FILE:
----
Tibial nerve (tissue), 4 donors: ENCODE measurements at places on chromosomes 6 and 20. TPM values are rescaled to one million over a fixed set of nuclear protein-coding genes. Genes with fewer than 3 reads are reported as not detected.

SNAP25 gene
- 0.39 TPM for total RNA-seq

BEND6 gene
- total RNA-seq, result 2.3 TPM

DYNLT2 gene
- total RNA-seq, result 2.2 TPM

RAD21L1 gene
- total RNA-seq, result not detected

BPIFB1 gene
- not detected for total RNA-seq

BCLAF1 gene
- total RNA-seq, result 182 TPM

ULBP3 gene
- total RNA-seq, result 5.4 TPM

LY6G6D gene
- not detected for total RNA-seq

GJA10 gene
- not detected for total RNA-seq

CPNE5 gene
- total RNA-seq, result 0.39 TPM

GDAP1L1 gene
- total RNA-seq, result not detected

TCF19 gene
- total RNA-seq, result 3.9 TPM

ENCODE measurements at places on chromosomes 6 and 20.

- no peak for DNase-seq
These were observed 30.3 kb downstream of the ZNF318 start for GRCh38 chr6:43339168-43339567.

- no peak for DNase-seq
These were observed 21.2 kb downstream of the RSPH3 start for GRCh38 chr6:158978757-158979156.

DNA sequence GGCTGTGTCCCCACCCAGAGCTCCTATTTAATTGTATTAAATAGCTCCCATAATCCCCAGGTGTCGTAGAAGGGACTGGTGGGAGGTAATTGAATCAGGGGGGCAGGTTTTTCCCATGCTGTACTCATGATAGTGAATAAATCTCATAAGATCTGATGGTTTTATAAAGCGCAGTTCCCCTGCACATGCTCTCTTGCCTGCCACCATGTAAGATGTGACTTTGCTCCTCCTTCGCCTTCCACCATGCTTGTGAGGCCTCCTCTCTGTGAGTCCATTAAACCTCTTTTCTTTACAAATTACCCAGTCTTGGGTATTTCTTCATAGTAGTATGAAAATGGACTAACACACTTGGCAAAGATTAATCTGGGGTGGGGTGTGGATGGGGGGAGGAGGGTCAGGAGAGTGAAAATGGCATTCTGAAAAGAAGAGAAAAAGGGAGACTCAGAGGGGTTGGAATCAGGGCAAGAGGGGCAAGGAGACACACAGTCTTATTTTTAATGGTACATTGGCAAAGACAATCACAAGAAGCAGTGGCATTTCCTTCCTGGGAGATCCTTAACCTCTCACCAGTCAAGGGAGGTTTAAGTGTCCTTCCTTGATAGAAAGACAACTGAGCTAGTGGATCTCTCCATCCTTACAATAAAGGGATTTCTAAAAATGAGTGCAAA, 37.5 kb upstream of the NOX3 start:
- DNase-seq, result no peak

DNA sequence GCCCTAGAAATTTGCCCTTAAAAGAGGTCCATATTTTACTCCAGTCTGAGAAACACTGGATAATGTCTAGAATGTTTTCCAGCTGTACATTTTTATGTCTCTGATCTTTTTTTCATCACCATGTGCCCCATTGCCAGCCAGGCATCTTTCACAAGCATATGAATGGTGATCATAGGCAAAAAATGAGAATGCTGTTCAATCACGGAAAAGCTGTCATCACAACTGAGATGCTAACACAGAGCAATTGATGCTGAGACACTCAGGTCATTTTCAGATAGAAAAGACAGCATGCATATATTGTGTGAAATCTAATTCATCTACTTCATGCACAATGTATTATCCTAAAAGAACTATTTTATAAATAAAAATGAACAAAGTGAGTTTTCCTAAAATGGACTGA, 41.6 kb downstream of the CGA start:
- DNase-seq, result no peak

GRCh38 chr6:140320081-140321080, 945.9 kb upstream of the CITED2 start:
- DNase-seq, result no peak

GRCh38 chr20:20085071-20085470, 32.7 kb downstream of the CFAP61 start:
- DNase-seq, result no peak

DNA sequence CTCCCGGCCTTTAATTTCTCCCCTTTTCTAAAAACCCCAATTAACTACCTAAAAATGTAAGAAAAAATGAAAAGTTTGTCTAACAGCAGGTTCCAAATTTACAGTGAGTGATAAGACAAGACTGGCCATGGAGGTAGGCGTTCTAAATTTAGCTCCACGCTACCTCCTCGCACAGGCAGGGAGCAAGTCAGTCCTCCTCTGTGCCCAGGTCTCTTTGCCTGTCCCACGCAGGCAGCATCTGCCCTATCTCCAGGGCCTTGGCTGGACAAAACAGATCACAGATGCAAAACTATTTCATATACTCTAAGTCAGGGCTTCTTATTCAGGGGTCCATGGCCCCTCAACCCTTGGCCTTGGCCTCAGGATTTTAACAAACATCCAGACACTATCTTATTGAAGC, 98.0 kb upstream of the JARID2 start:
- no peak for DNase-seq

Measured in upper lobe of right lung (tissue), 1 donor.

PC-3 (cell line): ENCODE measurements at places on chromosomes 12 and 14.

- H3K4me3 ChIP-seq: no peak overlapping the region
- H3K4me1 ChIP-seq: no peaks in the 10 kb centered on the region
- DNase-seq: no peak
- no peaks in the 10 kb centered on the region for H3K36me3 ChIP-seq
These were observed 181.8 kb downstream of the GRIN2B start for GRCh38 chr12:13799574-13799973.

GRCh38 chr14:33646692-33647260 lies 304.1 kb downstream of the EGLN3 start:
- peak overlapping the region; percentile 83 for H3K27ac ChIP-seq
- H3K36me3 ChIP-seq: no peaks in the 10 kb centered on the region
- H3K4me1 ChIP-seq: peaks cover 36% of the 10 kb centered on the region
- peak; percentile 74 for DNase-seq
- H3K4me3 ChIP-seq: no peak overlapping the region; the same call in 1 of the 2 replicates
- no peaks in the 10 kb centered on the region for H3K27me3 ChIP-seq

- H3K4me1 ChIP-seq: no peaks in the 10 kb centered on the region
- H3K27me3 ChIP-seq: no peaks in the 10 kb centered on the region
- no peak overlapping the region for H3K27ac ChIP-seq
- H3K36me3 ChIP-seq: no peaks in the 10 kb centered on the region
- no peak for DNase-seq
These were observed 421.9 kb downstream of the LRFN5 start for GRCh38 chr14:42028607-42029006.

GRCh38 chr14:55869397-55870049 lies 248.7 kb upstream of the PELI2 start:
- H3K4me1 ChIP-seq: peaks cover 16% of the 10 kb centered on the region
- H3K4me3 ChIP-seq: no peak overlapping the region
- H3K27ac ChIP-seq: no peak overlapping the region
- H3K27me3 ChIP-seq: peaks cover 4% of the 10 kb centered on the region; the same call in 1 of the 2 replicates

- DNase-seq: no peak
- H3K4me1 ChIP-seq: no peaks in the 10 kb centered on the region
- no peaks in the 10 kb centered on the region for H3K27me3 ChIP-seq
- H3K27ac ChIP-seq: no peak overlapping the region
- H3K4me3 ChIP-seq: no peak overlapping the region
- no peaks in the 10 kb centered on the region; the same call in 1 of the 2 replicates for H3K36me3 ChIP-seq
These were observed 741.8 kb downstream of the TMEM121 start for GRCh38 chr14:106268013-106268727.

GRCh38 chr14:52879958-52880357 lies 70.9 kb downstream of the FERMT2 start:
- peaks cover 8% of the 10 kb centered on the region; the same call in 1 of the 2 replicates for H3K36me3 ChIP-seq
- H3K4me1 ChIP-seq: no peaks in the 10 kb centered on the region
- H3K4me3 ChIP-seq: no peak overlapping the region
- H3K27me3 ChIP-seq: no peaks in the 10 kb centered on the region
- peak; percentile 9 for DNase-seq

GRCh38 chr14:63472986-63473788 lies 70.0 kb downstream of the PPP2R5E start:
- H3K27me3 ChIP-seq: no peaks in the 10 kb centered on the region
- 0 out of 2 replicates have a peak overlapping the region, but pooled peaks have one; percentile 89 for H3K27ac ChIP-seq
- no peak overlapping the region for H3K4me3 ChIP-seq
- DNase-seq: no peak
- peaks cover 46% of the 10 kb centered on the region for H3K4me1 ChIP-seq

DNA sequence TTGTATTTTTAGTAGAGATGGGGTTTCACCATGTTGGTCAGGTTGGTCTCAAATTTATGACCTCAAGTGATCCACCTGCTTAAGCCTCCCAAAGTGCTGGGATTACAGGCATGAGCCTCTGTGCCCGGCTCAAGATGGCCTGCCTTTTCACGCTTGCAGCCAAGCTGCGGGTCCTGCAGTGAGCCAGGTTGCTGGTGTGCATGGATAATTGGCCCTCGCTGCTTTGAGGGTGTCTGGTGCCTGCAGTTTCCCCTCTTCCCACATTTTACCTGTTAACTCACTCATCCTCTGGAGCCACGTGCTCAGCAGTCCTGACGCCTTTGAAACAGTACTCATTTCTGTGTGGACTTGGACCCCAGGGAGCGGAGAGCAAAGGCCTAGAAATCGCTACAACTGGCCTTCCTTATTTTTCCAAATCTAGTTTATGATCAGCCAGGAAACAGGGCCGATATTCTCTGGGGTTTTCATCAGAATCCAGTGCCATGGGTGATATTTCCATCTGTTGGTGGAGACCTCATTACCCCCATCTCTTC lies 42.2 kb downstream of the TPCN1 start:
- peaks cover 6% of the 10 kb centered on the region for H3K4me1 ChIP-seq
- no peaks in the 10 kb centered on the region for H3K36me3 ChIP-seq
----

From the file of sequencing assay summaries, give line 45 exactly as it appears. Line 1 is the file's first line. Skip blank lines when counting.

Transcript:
- DNase-seq: no peak